The Bible Society is working closely with the local Church leaders, who organize class room in the Church building or at a house of one of the villagers. 

The Bible Society provides literacy package to each class. Each package contains 10 text books for students, one facilitator's text book and a set of 37 audio cassettes or CDs, and a car battery. Most Cambodian villages are not connected to electricity networks. Therefore, car batteries are necessary to operate the Cassette or CD player.

The Bible Society staffs visit the project at least once during its 3-month duration, and after completion of each class the Bible Society provides New Reader Scripture materials, and possibly a New Testament, to those who have successfully completed the program and gained reading ability.

Several times a year the Bible Society organizes facilitator training workshops for prospective facilitators.

Student Profile

The BSC Literacy Program, which initially targeted non-literate adult Christians, has now become a learning avenue for youth and children, Christians and non-Christians alike.

Many of the youth population of rural Cambodia have not had the opportunity to be educated due to the past difficulties of the country. As industries are developing in the country, to get employment one must know how to read. These young people cannot afford to go back to school or attend the government's literacy class that takes 3 years. They turn to the Bible Society's Literacy program, to get reading skills.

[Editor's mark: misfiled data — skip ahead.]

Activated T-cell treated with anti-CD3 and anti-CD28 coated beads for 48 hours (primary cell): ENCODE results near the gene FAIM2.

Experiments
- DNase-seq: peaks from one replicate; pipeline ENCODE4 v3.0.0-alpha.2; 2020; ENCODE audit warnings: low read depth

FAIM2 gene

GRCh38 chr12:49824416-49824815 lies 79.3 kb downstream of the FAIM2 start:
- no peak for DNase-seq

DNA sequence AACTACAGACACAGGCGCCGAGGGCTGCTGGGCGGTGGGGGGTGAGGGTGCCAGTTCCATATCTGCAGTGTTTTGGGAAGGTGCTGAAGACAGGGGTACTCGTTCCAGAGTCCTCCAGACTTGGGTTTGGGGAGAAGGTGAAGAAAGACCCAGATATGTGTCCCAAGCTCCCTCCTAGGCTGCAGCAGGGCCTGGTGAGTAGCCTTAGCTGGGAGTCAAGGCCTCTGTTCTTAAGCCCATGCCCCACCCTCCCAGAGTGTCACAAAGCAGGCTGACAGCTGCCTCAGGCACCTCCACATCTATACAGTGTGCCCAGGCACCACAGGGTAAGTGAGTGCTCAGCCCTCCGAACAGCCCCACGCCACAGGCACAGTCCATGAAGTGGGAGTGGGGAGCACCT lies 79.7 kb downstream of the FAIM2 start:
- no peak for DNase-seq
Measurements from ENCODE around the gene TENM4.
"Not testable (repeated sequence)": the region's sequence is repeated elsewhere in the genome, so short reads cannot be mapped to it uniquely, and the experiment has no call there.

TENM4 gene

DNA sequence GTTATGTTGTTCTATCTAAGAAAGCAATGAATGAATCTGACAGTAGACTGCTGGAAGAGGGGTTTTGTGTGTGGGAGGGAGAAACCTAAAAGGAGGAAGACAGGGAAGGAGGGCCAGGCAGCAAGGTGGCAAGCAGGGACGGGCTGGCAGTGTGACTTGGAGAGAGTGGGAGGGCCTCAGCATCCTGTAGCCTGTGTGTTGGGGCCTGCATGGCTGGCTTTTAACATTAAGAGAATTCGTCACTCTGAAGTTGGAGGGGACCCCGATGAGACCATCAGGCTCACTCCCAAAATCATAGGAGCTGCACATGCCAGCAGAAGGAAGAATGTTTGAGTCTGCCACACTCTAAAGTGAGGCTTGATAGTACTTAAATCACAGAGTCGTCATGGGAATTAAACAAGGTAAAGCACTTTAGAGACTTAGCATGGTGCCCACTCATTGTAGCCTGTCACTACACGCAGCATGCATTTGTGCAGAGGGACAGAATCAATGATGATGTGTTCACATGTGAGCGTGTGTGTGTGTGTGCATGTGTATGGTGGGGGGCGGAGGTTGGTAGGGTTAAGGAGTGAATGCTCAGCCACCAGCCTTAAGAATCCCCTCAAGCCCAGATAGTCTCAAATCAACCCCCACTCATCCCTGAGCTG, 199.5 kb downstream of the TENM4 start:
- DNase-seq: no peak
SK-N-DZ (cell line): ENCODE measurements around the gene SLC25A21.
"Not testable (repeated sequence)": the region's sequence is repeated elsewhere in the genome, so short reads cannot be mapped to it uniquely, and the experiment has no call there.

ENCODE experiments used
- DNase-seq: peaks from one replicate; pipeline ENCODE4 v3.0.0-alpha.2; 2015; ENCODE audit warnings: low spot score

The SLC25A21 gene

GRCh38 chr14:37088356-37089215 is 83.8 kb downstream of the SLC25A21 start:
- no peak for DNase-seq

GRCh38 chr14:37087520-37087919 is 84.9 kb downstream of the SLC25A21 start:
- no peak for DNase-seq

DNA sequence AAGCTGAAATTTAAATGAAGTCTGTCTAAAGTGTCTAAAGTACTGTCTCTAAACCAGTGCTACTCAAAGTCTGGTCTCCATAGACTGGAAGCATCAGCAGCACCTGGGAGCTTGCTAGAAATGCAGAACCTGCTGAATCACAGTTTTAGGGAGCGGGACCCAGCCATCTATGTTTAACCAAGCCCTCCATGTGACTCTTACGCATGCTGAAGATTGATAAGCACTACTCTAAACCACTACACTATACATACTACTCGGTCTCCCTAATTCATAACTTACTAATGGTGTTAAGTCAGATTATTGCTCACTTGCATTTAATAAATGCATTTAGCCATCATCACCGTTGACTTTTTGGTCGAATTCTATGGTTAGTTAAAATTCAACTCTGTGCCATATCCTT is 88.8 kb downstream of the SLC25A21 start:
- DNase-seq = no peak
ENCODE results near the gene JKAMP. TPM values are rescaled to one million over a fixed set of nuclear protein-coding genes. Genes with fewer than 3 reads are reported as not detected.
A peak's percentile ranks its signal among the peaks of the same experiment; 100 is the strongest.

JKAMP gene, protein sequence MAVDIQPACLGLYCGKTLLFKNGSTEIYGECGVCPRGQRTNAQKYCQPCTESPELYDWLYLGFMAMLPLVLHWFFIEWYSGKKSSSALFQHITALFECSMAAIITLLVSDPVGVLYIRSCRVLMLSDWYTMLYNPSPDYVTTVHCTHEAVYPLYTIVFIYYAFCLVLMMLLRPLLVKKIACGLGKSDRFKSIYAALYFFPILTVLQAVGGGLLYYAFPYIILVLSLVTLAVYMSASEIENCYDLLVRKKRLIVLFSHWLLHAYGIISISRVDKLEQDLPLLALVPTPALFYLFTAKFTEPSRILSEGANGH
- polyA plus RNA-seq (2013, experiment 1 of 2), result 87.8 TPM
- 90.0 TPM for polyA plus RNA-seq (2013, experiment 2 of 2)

The lack of teachers and inadequate salaries paid to government school teachers has also contributed to the rise of illiteracy among children. The average school teacher can teach his or her students only two hours a day, as they have to take on a second or third job to earn additional income to support themselves or their families. In many cases, there is only one teacher available for 80 children. As a result, the early years of schooling are affected, and after three or four years attending school, many children cannot read a basic text. Presently many classes are organized for the young children, which allow them to have adequate reading skills to continue in the government schools.